The United States and Mexico hold high-level security working groups that have met regularly since October 2019 to discuss ongoing and new areas for cooperation.  The working groups have identified opportunities critical to our efforts against synthetic drugs, including strengthening Mexican container control at seaports where precursors enter and ramping up inspections at mail facilities for drugs, weapons, and weapons parts.

Improving Data Collection to Measure Impact

We are constantly looking to improve our programs to ensure lasting impact and demonstrate good stewardship of U.S. taxpayer dollars.  Before embarking on new projects at the federal, state, and local levels in Mexico, we assess and secure confirmation of our partners’ political will, investment, and end goals to ensure the effort will meet both countries’ needs and expectations.  In recent years, we have expanded our programming at the state level, and we continue to codify Mexican commitment where possible to ensure continuity across administrations and personnel changes.  As in any country where we provide foreign assistance, our success ultimately depends on the enduring will of our committed partners.  Where we lack data, we design and fund projects that will collect and analyze the necessary baseline information to inform future assistance.  For example, the World Justice Project measures rule of law at the state level in Mexico, enabling us to measure improvements in citizen security and the justice sector at a more granular level on an annual basis.  We continue to partner with the Mexican government to improve the data collected across the Mexican interagency on drug interdictions and case prosecutions.

INL Bureau Project Design Improvements

Across the globe, INL is redoubling efforts to better understand our results, to know whether and to what extent we are improving security in a country receiving our assistance.  There is good evidence that investing in careful project design will increase our success.  When we are clear about what we seek to accomplish, we can improve our results, ensure taxpayer dollars advance INL’s mission to combat transnational crime, and better explain to the American people how our work advances our national interests.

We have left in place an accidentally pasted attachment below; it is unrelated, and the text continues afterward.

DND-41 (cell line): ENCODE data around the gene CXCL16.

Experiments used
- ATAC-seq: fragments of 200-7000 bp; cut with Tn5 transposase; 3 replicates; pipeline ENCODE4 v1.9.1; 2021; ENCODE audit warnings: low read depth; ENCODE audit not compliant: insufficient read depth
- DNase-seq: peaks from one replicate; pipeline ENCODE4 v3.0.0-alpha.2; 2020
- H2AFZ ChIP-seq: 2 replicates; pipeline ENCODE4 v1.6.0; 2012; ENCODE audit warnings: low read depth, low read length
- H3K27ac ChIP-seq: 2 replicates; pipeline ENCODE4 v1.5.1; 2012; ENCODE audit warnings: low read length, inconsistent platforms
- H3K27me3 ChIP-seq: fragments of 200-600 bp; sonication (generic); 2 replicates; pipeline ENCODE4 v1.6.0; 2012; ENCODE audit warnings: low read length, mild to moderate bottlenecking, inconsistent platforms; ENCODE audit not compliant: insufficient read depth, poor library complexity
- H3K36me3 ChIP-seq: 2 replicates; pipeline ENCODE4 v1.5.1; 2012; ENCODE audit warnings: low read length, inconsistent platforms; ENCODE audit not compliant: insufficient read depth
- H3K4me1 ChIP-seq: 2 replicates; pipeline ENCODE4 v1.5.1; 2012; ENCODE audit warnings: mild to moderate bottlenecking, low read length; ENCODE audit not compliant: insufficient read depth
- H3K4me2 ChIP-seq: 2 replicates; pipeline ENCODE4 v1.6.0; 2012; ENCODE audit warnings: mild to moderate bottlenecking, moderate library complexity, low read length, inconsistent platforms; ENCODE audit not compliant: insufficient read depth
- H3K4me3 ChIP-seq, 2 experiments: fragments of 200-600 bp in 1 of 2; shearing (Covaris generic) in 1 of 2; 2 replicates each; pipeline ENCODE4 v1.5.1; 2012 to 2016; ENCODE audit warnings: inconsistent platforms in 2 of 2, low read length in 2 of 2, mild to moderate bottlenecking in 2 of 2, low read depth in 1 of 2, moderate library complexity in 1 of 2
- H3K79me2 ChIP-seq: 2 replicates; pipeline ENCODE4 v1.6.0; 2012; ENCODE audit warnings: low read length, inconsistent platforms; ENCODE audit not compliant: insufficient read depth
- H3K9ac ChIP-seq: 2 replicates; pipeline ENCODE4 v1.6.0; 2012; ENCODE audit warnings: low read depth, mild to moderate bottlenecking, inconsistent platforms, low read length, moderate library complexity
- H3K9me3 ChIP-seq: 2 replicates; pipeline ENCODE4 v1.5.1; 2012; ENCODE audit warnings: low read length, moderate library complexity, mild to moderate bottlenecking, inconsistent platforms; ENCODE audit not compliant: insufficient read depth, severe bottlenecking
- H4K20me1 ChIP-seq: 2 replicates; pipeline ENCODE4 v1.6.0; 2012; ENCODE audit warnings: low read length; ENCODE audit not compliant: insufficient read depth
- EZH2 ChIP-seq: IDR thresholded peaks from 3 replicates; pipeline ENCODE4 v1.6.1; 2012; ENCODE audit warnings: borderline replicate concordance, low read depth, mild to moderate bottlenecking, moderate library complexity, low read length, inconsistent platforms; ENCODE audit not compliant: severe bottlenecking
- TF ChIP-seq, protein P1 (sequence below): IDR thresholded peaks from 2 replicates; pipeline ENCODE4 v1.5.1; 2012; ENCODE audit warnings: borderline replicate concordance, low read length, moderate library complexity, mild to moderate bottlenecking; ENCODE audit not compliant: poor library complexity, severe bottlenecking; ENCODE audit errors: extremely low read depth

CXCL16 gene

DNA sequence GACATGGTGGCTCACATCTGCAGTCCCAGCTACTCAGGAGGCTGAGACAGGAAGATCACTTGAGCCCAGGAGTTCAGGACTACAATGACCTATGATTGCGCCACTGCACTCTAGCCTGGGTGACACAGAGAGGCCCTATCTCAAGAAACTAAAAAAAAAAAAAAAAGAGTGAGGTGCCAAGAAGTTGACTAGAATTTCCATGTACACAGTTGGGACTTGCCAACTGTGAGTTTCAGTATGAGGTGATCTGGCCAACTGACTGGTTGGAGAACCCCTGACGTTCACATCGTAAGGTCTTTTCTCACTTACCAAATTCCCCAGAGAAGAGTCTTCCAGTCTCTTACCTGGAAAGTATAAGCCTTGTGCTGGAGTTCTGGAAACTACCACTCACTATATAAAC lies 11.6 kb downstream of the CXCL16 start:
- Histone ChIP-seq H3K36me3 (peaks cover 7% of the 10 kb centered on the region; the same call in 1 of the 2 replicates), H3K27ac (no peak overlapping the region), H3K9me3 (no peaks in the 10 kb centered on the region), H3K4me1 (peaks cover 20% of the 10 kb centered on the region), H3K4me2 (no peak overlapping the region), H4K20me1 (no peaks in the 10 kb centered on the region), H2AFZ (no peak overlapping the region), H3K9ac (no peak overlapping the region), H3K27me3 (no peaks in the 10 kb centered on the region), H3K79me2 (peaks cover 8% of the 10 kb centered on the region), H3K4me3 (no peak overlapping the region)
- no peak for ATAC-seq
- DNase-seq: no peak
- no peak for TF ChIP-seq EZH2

Conclusion

The deadly effect of the drug trade on American and Mexican lives demands our best efforts.  Our security partnership has adapted to the changing context and priorities of successive U.S. and Mexican administrations.  Where our programs are matched with committed partners in the Mexican government, we see results, and we continue to work to ensure future programs meet high standards.  We welcome Mexico’s responsiveness in the bilateral working groups and during high-level visits.  We also believe a clear Mexican commitment to a strategic approach that tackles drug trafficking and transnational criminal organizations would enable us to target our assistance more effectively.  The enduring and significant change we seek – to save lives and improve security for both our countries – requires nothing less.

[1] U.S. Centers for Disease Control and Prevention

[2] 2018 National Drug Threat Assessment. U.S. Department of Justice, Drug Enforcement Administration.

[3] Organized Crime and Violence in Mexico, April 2019. Justice in Mexico, Department of Political Science & International Relations, University of San Diego.

[4] Impunidad en homicidio doloso en Mexico: Reporte 2019. Impunidad Cero.

[5] Memorandum on the Presidential Determination on Major Drug Transit or Major Illicit Drug Producing Countries for Fiscal Year 2020, August 8, 2019.

U.S. Department of State